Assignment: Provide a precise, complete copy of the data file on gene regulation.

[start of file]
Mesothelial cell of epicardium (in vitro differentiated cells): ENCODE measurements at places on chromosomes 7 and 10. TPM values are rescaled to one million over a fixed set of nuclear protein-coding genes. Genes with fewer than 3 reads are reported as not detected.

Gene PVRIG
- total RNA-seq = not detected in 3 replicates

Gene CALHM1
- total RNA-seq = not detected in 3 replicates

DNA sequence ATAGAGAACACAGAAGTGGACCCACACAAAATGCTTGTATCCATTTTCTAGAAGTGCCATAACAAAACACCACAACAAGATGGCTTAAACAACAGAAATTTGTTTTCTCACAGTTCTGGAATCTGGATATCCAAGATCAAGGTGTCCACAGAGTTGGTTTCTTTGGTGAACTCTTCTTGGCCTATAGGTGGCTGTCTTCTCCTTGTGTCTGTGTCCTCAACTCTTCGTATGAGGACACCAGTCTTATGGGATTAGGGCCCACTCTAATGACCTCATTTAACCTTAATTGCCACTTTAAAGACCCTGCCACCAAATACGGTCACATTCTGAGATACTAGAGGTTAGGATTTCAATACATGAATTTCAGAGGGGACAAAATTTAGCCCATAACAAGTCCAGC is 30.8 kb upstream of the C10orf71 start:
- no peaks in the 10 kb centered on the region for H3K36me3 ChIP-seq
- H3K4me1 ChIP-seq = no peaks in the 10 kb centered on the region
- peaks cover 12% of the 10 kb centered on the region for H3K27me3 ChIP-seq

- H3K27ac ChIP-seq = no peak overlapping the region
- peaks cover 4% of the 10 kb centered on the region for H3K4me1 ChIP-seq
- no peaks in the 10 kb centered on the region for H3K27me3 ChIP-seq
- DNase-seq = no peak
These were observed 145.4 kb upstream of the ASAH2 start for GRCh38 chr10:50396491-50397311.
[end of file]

Mesothelial cell of epicardium (in vitro differentiated cells): ENCODE measurements at places on chromosomes 7 and 10. TPM values are rescaled to one million over a fixed set of nuclear protein-coding genes. Genes with fewer than 3 reads are reported as not detected.

Gene PVRIG
- total RNA-seq = not detected in 3 replicates

Gene CALHM1
- total RNA-seq = not detected in 3 replicates

DNA sequence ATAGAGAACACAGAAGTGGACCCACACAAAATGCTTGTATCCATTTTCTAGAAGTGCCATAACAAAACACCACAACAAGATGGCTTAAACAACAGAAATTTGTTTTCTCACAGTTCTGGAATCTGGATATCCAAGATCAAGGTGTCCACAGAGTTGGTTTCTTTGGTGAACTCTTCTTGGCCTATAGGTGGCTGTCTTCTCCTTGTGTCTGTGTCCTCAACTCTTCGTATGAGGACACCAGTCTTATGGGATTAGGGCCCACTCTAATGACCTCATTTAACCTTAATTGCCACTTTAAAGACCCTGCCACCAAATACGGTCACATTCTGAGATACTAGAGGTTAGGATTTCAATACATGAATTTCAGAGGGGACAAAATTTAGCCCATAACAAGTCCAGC is 30.8 kb upstream of the C10orf71 start:
- no peaks in the 10 kb centered on the region for H3K36me3 ChIP-seq
- H3K4me1 ChIP-seq = no peaks in the 10 kb centered on the region
- peaks cover 12% of the 10 kb centered on the region for H3K27me3 ChIP-seq

- H3K27ac ChIP-seq = no peak overlapping the region
- peaks cover 4% of the 10 kb centered on the region for H3K4me1 ChIP-seq
- no peaks in the 10 kb centered on the region for H3K27me3 ChIP-seq
- DNase-seq = no peak
These were observed 145.4 kb upstream of the ASAH2 start for GRCh38 chr10:50396491-50397311.